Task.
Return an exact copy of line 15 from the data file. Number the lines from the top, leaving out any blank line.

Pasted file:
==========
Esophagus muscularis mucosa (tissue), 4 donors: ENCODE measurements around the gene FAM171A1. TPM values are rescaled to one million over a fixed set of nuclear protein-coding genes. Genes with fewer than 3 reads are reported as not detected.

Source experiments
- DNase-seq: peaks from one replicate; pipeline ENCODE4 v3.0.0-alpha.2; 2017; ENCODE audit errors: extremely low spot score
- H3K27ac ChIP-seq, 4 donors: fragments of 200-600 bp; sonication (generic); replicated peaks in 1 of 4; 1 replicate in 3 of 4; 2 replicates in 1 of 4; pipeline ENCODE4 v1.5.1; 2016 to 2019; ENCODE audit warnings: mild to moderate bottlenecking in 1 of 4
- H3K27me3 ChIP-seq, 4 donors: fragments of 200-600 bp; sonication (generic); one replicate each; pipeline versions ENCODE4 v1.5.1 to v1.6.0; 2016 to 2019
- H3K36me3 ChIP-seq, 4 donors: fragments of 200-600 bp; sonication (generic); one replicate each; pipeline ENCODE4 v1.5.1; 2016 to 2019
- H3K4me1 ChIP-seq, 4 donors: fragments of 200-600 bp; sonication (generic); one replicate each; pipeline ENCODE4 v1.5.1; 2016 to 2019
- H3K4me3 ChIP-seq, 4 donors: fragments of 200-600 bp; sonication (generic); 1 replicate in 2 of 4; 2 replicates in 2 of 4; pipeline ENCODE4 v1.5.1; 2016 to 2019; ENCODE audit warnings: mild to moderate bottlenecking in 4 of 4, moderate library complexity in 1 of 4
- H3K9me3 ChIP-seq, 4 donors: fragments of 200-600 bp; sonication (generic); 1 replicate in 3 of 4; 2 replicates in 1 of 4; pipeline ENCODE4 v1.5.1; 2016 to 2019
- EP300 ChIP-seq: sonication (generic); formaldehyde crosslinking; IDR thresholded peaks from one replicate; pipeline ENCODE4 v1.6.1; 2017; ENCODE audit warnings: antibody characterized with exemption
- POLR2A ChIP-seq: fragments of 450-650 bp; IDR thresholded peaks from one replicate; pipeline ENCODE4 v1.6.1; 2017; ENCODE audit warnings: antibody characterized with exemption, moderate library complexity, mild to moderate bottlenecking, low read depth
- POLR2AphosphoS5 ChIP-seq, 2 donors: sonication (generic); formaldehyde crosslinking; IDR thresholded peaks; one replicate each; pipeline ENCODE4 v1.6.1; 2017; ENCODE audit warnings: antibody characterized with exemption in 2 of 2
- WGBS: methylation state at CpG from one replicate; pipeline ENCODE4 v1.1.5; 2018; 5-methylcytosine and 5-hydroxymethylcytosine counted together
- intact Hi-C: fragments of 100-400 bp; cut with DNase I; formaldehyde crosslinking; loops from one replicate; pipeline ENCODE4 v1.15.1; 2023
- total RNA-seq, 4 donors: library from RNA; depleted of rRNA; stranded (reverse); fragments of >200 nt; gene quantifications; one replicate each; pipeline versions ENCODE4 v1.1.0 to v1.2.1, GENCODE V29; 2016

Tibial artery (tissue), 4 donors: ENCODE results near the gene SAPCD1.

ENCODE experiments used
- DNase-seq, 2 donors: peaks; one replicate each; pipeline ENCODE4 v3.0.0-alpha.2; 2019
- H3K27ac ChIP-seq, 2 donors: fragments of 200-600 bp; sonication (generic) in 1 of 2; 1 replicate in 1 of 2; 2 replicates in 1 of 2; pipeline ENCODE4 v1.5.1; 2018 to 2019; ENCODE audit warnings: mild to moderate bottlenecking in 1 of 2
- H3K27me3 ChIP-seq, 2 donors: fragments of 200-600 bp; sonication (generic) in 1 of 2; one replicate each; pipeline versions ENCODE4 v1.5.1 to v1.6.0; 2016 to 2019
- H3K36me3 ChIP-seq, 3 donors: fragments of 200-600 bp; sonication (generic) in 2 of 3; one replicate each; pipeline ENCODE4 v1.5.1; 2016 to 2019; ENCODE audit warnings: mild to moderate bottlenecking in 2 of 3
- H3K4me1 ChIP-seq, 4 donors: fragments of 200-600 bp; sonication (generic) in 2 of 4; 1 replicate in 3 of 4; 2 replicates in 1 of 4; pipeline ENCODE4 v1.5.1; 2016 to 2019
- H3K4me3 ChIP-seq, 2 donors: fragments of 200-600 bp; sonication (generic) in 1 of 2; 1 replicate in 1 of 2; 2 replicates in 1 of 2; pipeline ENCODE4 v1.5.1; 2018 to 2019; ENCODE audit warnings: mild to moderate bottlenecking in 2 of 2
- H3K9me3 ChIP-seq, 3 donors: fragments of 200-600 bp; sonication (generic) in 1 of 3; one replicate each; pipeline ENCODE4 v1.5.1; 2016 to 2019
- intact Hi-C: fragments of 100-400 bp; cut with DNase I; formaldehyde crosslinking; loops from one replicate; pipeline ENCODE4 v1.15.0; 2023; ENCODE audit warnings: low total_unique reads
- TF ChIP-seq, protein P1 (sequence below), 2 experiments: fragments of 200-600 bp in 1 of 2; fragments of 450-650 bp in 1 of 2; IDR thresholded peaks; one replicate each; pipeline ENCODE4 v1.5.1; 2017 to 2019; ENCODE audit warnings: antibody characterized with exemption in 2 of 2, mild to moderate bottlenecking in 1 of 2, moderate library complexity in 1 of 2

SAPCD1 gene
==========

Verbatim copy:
- total RNA-seq, 4 donors: library from RNA; depleted of rRNA; stranded (reverse); fragments of >200 nt; gene quantifications; one replicate each; pipeline versions ENCODE4 v1.1.0 to v1.2.1, GENCODE V29; 2016